Homework Help: Rod hanging by strings

1. Sep 29, 2015

Vibhor

1. The problem statement, all variables and given/known data

2. Relevant equations

3. The attempt at a solution

When string joining B is burnt , the forces acting on the rod are its weight , and tension in the left string ,both being vertical ,the acceleration of its COM would be vertical . Hence option A is correct .

Now how should particle at A move ?

Thanks

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2. Sep 29, 2015

Hesch

Why don't you try it out?
http://www.buero-netshop.de/shop/images/products/main/q-connect-lineal-20cm-kunststoff-transparent.jpg
Hang it ( in the hole, using sewing thread ) and hold it ( at 20cm ). Let it go.

Watch what happens.

3. Sep 29, 2015

haruspex

This is not a valid test. Yes, over time there will be a motion at A, and the motion will initially be horizontal. But this does not prove that instantaneously there is a horizontal acceleration at A. It could be that the first and second derivatives of x are zero, but the third is positive.

4. Sep 29, 2015

Hesch

If x is the position, I thought that the acceleration ( which is the question ) is the second derivative: d2x/dt2.

5. Sep 29, 2015

haruspex

Quite so, but my point is that at t=0 it may be that both $\dot x$ and $\ddot x$ are zero. The first nonzero derivative will surely be positive, but it might be third derivative.

6. Sep 29, 2015

Hesch

At t = 0 the acceleration of A will be positive to the right because the thread at A is vertical, thus not yielding any horizontal force ( B is burned ). The rod will begin to rotate clockwise, and the center of the rod will be kept in the same horizontal position. Thus A must accelerate to the right, and B must accelerate to the left.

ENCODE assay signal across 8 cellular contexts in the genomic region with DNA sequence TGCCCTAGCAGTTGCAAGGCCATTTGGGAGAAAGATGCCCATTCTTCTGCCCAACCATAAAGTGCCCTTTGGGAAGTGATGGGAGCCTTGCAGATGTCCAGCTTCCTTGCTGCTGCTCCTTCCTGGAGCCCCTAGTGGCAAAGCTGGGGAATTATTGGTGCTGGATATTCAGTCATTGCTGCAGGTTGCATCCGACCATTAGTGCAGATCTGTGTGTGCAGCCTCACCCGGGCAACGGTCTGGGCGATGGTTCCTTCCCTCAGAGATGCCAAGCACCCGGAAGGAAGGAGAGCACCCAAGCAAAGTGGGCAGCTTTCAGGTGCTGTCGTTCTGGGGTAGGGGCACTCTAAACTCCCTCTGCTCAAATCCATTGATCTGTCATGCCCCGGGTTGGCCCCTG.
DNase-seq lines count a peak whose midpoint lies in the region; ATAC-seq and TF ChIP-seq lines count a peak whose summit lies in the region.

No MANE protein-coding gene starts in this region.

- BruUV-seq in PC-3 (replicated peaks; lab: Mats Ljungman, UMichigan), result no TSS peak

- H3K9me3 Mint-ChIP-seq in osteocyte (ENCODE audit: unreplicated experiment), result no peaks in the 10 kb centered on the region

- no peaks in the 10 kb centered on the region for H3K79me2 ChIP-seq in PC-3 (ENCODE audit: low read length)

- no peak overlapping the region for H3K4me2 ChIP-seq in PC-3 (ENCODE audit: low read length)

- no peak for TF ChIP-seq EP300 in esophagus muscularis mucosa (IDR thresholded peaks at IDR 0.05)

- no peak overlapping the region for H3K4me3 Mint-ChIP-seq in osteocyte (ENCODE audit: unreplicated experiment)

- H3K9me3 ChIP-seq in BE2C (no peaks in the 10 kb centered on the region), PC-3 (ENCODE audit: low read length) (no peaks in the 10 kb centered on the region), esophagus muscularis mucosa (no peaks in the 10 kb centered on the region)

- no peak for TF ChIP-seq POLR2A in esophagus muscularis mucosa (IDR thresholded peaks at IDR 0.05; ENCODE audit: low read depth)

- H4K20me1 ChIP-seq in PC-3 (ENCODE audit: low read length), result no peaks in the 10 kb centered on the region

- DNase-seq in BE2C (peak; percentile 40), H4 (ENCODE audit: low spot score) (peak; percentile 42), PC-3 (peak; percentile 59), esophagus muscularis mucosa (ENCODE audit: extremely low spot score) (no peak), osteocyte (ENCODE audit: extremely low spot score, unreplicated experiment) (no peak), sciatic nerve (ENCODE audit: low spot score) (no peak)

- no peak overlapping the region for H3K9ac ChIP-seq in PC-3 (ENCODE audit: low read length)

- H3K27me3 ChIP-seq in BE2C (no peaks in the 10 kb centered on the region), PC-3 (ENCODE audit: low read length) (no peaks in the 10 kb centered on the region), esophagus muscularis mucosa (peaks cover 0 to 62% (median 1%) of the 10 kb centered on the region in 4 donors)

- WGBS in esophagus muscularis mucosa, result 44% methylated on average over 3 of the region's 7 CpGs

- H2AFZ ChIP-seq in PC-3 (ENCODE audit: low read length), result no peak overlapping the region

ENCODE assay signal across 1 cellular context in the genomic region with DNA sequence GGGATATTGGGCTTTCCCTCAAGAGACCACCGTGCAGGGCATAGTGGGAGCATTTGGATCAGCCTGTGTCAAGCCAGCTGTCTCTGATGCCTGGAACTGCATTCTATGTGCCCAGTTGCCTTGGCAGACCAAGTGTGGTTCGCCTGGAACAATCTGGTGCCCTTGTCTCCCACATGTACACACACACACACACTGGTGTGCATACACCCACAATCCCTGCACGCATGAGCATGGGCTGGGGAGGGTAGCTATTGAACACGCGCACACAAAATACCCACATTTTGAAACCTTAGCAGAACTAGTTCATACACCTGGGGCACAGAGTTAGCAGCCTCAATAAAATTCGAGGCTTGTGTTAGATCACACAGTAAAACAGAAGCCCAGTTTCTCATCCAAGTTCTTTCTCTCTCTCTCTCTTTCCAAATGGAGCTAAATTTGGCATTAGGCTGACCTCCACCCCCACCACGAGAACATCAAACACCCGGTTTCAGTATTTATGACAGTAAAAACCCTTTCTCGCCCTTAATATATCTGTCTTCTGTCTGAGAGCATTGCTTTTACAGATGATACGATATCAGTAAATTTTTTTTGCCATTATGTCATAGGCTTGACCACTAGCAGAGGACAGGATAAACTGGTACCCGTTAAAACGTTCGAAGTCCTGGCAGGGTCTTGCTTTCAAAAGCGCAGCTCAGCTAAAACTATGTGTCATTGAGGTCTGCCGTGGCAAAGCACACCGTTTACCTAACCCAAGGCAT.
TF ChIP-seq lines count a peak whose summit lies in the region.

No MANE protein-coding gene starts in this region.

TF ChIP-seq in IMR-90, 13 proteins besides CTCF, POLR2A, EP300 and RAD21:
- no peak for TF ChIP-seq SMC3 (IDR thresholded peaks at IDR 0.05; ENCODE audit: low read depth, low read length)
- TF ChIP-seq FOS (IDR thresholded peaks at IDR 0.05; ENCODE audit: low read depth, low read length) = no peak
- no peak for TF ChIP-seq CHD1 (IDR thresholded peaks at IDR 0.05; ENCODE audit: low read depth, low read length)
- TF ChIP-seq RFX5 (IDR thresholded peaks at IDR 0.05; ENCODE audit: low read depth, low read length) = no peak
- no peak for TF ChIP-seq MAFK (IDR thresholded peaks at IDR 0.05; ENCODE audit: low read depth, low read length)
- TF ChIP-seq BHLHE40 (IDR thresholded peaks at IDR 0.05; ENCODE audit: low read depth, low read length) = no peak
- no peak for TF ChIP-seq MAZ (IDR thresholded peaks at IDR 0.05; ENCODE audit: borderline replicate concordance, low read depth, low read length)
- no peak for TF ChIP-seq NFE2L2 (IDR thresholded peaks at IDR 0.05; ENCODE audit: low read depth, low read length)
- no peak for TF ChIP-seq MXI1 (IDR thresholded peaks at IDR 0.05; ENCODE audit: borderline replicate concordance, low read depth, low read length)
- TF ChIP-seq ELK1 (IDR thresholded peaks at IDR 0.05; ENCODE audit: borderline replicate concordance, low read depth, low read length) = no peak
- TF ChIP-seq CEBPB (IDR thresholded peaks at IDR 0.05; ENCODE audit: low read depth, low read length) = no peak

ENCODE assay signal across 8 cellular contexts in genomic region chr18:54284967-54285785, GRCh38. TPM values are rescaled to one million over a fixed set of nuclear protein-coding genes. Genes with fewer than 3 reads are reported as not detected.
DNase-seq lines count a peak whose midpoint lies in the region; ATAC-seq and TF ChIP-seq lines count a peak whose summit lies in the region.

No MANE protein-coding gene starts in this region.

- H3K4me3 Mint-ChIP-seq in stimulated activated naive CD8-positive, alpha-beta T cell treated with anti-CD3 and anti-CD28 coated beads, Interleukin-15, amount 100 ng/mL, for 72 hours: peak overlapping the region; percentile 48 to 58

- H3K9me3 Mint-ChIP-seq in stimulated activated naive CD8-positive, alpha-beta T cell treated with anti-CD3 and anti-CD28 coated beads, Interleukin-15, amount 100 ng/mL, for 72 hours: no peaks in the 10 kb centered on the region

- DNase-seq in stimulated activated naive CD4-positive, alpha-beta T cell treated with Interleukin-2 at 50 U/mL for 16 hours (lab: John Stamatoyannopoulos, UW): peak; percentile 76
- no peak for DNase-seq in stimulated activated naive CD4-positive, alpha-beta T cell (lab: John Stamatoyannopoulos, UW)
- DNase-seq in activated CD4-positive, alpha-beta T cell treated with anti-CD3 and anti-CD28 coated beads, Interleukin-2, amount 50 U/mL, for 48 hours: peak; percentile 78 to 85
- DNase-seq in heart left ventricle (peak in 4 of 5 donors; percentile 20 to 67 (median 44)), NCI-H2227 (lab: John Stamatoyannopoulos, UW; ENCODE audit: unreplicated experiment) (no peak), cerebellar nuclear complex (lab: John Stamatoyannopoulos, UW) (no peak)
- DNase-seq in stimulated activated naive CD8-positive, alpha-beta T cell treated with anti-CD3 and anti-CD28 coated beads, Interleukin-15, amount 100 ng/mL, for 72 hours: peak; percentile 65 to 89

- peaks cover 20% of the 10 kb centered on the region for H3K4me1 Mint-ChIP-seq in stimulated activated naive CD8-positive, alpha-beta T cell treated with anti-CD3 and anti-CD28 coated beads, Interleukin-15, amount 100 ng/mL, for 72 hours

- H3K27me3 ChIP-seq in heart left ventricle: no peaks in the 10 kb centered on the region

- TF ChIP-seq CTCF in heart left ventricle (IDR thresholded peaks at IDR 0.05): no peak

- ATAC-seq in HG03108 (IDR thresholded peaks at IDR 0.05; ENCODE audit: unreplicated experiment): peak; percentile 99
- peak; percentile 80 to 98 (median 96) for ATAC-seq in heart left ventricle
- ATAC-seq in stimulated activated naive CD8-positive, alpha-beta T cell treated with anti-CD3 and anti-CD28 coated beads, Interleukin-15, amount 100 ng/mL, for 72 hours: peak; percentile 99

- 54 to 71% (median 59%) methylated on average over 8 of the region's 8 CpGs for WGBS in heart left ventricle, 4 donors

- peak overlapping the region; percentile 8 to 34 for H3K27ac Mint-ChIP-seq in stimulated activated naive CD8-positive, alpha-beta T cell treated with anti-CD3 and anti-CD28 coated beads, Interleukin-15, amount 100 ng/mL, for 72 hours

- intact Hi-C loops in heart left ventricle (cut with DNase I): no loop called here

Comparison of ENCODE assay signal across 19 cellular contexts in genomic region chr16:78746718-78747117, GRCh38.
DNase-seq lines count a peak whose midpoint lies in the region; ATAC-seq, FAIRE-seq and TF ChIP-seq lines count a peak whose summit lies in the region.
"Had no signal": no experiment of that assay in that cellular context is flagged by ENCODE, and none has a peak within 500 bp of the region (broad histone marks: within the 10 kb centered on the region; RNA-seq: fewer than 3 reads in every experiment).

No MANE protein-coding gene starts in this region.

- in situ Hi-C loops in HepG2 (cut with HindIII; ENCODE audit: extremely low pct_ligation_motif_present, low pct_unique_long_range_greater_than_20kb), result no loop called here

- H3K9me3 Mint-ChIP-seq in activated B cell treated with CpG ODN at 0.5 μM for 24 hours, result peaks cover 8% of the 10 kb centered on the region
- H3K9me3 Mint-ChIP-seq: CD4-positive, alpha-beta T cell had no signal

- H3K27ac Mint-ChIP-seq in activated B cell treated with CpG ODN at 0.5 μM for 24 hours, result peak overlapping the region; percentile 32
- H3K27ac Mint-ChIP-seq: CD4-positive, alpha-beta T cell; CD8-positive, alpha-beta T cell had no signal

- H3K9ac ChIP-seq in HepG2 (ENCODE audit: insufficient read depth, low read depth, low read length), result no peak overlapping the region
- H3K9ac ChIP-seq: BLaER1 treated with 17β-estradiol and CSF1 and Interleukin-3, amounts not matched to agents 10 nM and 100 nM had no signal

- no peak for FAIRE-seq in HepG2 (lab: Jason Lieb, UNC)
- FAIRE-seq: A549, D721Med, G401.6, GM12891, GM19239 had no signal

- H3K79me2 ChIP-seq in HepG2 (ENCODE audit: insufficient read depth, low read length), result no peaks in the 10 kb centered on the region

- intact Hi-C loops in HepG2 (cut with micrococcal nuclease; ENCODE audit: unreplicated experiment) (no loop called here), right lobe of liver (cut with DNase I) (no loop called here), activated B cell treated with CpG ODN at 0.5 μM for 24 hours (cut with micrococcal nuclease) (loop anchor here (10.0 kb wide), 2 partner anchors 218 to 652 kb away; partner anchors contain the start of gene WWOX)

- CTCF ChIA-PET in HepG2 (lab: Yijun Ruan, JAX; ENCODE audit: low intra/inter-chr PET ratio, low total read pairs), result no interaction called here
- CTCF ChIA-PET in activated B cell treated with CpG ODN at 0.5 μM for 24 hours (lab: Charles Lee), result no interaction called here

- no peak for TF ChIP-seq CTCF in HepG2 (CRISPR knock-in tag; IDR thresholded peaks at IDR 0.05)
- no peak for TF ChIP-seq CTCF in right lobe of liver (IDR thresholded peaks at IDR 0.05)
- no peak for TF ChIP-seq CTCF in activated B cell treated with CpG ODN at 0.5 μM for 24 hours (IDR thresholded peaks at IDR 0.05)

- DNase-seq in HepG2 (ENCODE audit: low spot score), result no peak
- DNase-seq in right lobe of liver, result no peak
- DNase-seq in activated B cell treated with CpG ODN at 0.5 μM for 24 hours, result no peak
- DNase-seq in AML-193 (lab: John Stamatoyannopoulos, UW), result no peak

We are speaking of the acceleration at t = 0+ ?

7. Sep 29, 2015

Vibhor

This is a possibility . But why must A accelerate to the right only . It can accelerate upwards and B can accelerate downwards such the COM of the rod accelerates downwards ?

Can this be proven mathematically ?

Last edited: Sep 29, 2015
8. Sep 29, 2015

Staff: Mentor

Can you show us your FBD for t=0+? The sum of torques and forces are non-zero for t=0+. That should help you start to answer this question...

9. Sep 29, 2015

Vibhor

Tension acts vertically upwards and weight acts vertically downwards on the rod .

Agreed . But how does that show that particle at A accelerates horizontally ?

10. Sep 29, 2015

Staff: Mentor

11. Sep 29, 2015

Vibhor

Please see the attached picture .

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12. Sep 29, 2015

Staff: Mentor

So given that FBD, what is the sum of forces and sum of moments on the bar?

13. Sep 29, 2015

Vibhor

Please understand that merely having a net force acting and a net torque around the COM doesn't prove that the particle at A accelerates horizontally .

14. Sep 30, 2015

haruspex

Consider a particle moving in one dimension according to x=ct3. What is its acceleration at t=0?
However, rereading the question, I see that it seems to be asking about the acceleration at some time marginally greater than zero. This strikes me as strange since offering the two options as either horizontal or none would make more sense at t=0. Moreover, as soon as you allow t>0 there will be a vertically upward acceleration too, making neither answer correct.

Anyway, it is possible to prove there is a nonzero horizontal acceleration even at t=0, but it takes a little more analysis than the observational approach you posted.